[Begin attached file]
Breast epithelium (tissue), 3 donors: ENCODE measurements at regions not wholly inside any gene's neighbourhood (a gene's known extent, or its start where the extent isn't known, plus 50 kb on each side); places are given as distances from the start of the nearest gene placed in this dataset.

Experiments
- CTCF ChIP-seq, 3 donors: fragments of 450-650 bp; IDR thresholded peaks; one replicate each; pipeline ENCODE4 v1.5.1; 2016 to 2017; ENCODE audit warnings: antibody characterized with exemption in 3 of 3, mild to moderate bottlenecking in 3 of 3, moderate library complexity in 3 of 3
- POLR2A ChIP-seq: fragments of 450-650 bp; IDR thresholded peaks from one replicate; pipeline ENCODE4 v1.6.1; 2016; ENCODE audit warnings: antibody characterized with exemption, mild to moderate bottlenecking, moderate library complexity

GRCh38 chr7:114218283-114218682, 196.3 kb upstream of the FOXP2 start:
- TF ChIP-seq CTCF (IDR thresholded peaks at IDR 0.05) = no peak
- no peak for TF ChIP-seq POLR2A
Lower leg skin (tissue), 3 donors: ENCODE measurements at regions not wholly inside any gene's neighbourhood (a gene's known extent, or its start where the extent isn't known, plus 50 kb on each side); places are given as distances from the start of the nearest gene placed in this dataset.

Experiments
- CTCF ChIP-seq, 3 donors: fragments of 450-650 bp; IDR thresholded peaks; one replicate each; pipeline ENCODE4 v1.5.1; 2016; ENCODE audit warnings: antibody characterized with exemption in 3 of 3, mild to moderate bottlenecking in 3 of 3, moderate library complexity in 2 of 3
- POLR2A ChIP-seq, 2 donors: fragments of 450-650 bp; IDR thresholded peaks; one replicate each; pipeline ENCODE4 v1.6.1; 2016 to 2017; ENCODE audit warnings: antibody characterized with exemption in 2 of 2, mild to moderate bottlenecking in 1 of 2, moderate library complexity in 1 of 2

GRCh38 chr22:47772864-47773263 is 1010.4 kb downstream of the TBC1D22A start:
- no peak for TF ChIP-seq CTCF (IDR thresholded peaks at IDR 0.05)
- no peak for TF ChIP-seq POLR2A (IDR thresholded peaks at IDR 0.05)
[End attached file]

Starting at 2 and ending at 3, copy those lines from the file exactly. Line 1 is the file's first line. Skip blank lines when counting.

Experiments
- CTCF ChIP-seq, 3 donors: fragments of 450-650 bp; IDR thresholded peaks; one replicate each; pipeline ENCODE4 v1.5.1; 2016 to 2017; ENCODE audit warnings: antibody characterized with exemption in 3 of 3, mild to moderate bottlenecking in 3 of 3, moderate library complexity in 3 of 3